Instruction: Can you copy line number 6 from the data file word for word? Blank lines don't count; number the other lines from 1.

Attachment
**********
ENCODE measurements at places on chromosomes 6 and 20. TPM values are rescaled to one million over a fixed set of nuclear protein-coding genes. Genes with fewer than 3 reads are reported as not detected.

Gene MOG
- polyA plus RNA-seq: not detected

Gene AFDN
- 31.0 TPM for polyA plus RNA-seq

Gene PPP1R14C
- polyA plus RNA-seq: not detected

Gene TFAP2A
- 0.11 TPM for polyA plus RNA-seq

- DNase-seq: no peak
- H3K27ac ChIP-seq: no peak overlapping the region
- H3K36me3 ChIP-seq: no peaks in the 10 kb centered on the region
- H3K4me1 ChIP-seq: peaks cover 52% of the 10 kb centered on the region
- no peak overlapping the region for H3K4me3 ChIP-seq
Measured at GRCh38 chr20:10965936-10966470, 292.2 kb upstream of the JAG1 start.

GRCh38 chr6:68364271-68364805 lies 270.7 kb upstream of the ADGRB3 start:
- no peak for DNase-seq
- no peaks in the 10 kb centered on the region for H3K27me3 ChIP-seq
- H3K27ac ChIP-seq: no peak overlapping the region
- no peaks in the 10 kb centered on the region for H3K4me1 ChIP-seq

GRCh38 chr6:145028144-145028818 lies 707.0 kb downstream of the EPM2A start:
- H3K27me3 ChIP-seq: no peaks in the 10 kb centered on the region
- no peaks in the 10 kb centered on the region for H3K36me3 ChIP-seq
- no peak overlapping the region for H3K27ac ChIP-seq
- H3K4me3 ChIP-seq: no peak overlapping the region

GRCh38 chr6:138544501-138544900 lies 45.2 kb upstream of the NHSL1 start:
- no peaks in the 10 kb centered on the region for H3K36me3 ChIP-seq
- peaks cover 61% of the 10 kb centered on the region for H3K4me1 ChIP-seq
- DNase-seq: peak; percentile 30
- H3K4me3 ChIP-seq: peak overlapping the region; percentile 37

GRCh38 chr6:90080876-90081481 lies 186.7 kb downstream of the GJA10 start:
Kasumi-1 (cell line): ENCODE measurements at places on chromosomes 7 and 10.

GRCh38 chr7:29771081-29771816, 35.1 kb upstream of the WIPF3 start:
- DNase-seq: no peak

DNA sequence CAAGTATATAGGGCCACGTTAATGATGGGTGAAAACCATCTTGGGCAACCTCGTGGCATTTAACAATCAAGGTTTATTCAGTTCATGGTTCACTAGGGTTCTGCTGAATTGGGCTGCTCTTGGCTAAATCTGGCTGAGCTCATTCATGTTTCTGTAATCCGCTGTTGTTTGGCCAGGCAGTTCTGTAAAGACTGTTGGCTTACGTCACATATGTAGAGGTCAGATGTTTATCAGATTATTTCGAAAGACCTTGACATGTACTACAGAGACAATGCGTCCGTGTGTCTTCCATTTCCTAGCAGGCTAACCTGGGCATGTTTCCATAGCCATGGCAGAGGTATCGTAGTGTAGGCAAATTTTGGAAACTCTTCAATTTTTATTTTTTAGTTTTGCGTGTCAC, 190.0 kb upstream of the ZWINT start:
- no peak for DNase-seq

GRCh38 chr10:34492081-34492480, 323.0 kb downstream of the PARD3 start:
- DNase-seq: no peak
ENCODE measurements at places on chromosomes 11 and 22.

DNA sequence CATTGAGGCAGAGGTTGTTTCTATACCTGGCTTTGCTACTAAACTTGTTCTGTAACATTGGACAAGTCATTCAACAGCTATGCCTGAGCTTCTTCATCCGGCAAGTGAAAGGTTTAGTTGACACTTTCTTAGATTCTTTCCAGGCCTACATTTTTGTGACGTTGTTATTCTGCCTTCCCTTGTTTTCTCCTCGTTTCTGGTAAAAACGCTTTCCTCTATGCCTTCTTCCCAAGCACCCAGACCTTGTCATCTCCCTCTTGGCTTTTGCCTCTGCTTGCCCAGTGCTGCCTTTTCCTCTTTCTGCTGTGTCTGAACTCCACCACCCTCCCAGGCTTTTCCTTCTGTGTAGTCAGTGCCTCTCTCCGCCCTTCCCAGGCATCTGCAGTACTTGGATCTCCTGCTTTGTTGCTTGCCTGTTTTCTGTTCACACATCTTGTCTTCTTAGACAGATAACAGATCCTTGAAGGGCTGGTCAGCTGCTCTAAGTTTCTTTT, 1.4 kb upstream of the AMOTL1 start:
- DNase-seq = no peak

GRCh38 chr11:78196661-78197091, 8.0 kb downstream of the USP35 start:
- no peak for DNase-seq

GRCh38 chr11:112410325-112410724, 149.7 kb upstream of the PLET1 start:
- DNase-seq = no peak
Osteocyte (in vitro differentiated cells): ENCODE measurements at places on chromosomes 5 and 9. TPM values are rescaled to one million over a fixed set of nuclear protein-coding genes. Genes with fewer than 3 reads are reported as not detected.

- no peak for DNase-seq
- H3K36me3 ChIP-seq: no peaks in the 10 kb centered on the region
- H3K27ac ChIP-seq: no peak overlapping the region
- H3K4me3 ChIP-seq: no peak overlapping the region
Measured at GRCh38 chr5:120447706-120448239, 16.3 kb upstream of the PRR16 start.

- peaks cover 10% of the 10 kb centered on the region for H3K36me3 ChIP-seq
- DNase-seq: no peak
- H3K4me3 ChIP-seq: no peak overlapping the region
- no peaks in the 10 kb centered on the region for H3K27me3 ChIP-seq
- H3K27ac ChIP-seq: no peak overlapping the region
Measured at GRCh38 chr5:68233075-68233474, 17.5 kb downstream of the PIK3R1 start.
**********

Gene PPP1R14C